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As early adopters of technology, banks now find themselves saddled with legacy systems and face the need to replace them

“Nearly 50% of banks do not upgrade old IT systems as soon as they should, according to a report by the UK’s Financial Conduct Authority (FCA). And, 43% of US banks still use COBOL, a programming language dating from 1959”
- Why banks can’t delay upgrading core legacy banking platforms. Ernst & Young. June 2019

Banks' legacy systems are big and complex. As a result of modifications and "patches" to meet a wide array of requirements, inadequate documentation and staff turnover, over the years, knowledge is lost and the systems become harder and harder to maintain. Any change to the systems will require significant time, resources and effort for impact analysis and regression testing. There will also be significant risks.  As most legacy systems were not designed to connect well to external systems, they become huge impediments for the banks' digital transformation efforts.  It is no wonder then that big banks embarking on digital transformation are spending hundreds of millions, if not billions of dollars.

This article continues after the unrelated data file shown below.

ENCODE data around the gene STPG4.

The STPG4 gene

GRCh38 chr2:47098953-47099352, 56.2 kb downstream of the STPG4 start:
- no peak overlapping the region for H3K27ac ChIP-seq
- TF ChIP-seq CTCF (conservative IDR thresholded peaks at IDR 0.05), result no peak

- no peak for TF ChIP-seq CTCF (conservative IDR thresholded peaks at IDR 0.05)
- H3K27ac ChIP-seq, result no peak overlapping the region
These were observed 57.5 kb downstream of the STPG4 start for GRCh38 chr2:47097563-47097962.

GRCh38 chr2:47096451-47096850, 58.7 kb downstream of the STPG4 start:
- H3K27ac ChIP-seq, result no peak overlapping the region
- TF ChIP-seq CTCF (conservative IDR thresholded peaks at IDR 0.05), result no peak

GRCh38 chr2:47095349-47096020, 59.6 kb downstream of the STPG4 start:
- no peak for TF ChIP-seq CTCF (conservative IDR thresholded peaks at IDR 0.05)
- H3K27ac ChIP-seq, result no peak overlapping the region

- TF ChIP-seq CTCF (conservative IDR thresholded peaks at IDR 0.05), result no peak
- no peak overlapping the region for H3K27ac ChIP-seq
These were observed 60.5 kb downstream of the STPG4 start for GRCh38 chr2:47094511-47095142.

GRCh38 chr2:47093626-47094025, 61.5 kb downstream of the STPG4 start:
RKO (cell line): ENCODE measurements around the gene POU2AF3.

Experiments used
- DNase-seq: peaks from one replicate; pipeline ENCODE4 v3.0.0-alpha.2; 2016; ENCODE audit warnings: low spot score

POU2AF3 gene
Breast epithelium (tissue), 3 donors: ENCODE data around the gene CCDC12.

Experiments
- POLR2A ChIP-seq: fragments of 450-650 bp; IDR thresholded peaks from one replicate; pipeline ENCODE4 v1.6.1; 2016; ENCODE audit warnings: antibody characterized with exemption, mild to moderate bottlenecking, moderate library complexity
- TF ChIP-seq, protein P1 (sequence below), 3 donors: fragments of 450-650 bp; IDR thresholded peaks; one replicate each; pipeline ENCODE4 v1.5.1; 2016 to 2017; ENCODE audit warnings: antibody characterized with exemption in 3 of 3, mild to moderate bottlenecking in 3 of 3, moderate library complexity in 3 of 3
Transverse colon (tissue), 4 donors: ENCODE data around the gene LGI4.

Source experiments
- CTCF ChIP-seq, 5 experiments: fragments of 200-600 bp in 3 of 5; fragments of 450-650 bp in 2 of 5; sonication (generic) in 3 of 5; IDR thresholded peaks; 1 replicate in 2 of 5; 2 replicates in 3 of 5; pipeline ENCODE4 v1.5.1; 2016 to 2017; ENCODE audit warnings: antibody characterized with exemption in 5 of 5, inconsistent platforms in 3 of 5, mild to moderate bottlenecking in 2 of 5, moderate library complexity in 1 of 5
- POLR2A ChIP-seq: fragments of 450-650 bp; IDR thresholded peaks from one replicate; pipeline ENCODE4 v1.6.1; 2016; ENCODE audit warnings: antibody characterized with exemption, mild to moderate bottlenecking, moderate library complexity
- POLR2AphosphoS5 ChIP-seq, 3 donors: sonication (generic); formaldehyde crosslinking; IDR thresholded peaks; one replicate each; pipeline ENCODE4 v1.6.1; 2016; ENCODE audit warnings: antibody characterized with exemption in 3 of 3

What if digital transformation can be achieved at a fraction of what the big banks are spending?